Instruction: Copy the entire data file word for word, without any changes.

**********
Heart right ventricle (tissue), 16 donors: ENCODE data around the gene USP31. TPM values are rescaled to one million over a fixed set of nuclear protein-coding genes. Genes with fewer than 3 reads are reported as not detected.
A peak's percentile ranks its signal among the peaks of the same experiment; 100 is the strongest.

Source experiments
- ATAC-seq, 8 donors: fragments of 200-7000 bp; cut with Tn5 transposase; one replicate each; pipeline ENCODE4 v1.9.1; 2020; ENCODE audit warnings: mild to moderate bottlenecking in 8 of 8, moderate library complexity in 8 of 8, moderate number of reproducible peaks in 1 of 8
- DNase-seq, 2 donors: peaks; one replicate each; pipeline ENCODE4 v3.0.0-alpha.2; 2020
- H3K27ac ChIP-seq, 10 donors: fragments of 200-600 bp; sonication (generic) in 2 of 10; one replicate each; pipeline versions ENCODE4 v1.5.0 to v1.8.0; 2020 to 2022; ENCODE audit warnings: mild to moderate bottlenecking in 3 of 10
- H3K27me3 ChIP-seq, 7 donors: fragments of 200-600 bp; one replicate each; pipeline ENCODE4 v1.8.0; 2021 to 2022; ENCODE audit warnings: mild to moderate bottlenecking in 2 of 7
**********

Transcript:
Heart right ventricle (tissue), 16 donors: ENCODE data around the gene USP31. TPM values are rescaled to one million over a fixed set of nuclear protein-coding genes. Genes with fewer than 3 reads are reported as not detected.
A peak's percentile ranks its signal among the peaks of the same experiment; 100 is the strongest.

Source experiments
- ATAC-seq, 8 donors: fragments of 200-7000 bp; cut with Tn5 transposase; one replicate each; pipeline ENCODE4 v1.9.1; 2020; ENCODE audit warnings: mild to moderate bottlenecking in 8 of 8, moderate library complexity in 8 of 8, moderate number of reproducible peaks in 1 of 8
- DNase-seq, 2 donors: peaks; one replicate each; pipeline ENCODE4 v3.0.0-alpha.2; 2020
- H3K27ac ChIP-seq, 10 donors: fragments of 200-600 bp; sonication (generic) in 2 of 10; one replicate each; pipeline versions ENCODE4 v1.5.0 to v1.8.0; 2020 to 2022; ENCODE audit warnings: mild to moderate bottlenecking in 3 of 10
- H3K27me3 ChIP-seq, 7 donors: fragments of 200-600 bp; one replicate each; pipeline ENCODE4 v1.8.0; 2021 to 2022; ENCODE audit warnings: mild to moderate bottlenecking in 2 of 7